For the first time in quite some time, Subject One woke up with hope: hope that he would be able to finally give the public the art (and in turn the artist) that they needed, and with that, the escape they craved. These were crazy times. He yawned, scratched his head, and examined his fingernails, which were now full of dandruff. “Would you look at that,” he said. “Creating already.”
The scientists were eating their breakfast. Subject one walked into the kitchen. He reached for some bacon when one of the scientists wacked his hand with a spatula. “Tsk tsk tsk” he said, “not so fast, mister. We want our artists to be miserable and hungry, now don’t we?”
This morning, the scientist would inject the grey men into Subject Ones skull. And these grey men would begin to wreak havoc, giving Subject One only the most tragic and tormented memories, memories that would cause poor Subject One to go mad and create art only a mad genius could create.
Art that was inevitable, and this act of sacrifice would give him so much undeniable credibility that the public would be enormously grateful.
With the breakfast eaten and the patient prepped, they were ready to begin. They grey men were injected into him. They started their work immediately on poor Subject Ones brain. They got rid of his logic. Then they took away all inhibition. But something was missing.
Torment. Torture. Suffering. Misery.
So instead of taking away another part of Subject One’s mind, they created something instead. A false memory. One so horrible that no words could do it justice (so you will just have to take me word on it).
At one point they thought they might puncture his vestibular apparatus, thereby making the act of creating art the only way for him to find his sense of balance. But they realized, of course, that good art needs soul and the soul is memory, and if he did not have balance in memory how could he have it in art? So they decided to just give him a brilliant twisted beautifully unique past. A past that was so exciting that it could do nothing but inspire passion and a need to release that passion. Ah, he would indeed be oozing brilliant visions in no time! It would be coming out of his pores. Little did the scientists know this would cause a break in the fabric of reality and cause poor Subject One to unintentionally produce intelligent life.
Once the grey men were inside, it didn’t take long. Subject One had already begun to think in a new way. The Creators were excited to be getting results so soon. It transcribed itself on one of the monitors. The scientists read it aloud.
"You feel like your mind is trapped in one fragment of one point in a lost and long gone memory.
Just that one moment in your history.
And all you dream of is to be some sort of superior species,
one beyond human need, but with the benefits of empathy.
Empathy! A quality passed down from your human ancestry, a survivor of all previous centuries,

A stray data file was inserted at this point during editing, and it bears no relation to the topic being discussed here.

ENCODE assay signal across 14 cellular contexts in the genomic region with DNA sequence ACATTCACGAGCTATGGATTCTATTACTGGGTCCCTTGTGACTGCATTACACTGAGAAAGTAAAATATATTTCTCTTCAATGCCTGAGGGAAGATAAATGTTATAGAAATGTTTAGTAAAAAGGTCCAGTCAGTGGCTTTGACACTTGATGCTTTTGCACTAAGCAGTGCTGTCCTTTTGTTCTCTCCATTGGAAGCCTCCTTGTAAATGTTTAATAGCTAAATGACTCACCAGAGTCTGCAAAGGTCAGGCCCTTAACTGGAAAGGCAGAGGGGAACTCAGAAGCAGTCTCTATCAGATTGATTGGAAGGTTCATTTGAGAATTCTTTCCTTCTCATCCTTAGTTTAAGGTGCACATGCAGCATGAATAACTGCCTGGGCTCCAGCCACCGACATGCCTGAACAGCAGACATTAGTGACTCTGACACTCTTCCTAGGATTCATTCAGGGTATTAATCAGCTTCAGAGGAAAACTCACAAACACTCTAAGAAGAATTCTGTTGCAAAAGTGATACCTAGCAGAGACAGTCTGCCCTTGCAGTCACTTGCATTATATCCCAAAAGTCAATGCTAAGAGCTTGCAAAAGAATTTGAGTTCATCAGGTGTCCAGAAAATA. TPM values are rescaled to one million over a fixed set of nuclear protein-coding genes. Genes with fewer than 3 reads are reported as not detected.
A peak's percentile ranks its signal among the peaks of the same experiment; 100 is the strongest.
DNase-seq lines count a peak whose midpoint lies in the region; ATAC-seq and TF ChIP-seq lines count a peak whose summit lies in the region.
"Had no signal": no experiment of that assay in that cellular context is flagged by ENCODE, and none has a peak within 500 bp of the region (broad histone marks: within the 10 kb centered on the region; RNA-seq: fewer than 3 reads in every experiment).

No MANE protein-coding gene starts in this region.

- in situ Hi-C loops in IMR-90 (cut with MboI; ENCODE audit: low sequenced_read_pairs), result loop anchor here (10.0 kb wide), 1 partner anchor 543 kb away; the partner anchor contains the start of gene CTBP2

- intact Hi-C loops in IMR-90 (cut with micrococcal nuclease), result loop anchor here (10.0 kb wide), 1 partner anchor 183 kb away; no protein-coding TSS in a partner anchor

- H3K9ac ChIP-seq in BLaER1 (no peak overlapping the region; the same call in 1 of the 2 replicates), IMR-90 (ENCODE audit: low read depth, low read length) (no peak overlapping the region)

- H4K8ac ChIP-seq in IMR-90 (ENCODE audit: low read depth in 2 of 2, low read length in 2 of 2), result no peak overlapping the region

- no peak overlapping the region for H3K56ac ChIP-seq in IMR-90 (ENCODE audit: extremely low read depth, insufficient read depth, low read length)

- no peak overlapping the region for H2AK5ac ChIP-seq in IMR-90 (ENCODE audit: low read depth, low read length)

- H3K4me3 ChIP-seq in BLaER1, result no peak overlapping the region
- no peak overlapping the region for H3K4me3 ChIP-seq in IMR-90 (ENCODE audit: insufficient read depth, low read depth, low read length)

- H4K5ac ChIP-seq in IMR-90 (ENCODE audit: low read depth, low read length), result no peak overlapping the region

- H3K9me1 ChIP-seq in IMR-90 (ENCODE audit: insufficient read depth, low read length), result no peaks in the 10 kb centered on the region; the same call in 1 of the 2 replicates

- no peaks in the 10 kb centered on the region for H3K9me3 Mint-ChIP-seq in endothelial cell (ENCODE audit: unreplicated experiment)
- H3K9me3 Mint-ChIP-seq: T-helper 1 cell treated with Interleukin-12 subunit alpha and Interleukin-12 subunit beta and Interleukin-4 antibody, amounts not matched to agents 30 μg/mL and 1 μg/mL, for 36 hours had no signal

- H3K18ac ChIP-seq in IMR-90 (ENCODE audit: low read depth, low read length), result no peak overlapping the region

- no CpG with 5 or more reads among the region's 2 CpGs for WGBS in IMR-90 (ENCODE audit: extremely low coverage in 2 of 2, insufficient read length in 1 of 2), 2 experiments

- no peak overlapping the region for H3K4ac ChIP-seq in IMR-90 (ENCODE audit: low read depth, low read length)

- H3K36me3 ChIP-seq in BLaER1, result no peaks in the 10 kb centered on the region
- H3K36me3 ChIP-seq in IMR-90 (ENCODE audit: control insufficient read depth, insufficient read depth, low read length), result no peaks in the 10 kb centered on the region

A quality responsible for everlasting beauty without the need of a bullshit entity.
You start to look back. You try and convince yourself it’s all just a made up memory, but a memory so persistent in the way it made your chemistry.”
“Traumatic events make your mind click on as effortlessly as turning on a light switch,” said one of the scientists, upon reading Subject ones new thoughts. “Once turned on, the circuits begin to rewire themselves and create a tortured psyche.”
“Oh, of course,” said another scientist. “How else could we be sure of their authenticity unless we cause their mental disarray? How would we know their pain to be authentic?”
"There’s only one accepted blueprint when it comes to the mind of an artist," said the first Scientist.
“He must suffer, like all the greats…William Blake, Charles dickens, Fyodor Dostoyevsky, T.s Elliot, Vincent van Gogh, Douglas Adams and of course mister Woody Allen,” said another scientist.
“But why?” Said a third scientist. “Why must he suffer?”
"Without suffering,” answered the first scientist, “the praise of the public could become enough, and the artist might stop creating, their impulse might fade, they might become fulfilled we need him to have a core emptiness, a core dissatisfaction and a core misery"
Meanwhile, in subject ones subconscious…
"And if it doesn’t fit
they will turn off your switch, eliminate the light and leave your mind in darkness.
They will reflect their own perceptions and create your own reality, and take away your natural instincts.
When they’re done and you think you have finally won the battle
they will all abandon you.
You will try to reconnect the missing pieces because a feeling of loss still remains. You will be left with symptoms without understanding the cause.
Don’t let them tell you who you are. Don’t let the men inside you be your only way.
Don’t let them suppress your individuality.
Don’t let them define the appropriate way to give to humanity.”
And suddenly the artist reached up his nose and grabbed at the men that had been living inside him. “Existence so futile and so torturous,” he grunted. Reaching deeply and painfully past his sinuses and into the optic chiasm, he pulled out the grey men. His brain had rejected the grey men.
" I wont allow you to take away my happiness. Fuck you. Fuck the public, and fuck the critics. Fuck your mother for creating you, and hers for creating her. Fuck humanity for being so entitled. You want art?”
The artist shoved his finger up his nose and picked a winner and smeared it on a white canvas.
“Appreciate me, fuckers? Accept me.”
As the artist stormed off the creators noticed something rather peculiar. As they approached the smeared bugger, the closer they got the more they noticed it highly resembled some sort of man-bird.
The artist had effortlessly created a masterpiece.
The man-bird booger-man on the canvas suddenly spoke. “Hello,” he said. All the creators practically jumped out of their lab coats and ran out of the lab.
I’ll never forget that. How rude they were. What a horrible way to enter the world. I may be but a wee animated bugger on a white canvas but I do have feelings now, don’t I. You may ask how do I know this story? Well who doesn’t know the story of their birth? Parents really love to go on about that sort of thing. We are their greatest creation, blah blah blah.
When the artist saw all the creators running out of the lab he curiously went back and found me. “Hello daddy” I said. My first real sentence! Aren’t I just precious? Anyway thanks for listening to my story. It gets a bit boring being hung up on the wall of a museum all day long. The audience said goodbye to the man bird who looked rather content under the warmth of the limelight. Some left but most stayed behind to read the description next to him as he fell asleep, “religion is just really good art and art in turn is just really good religion”. Do what makes your nipples hardest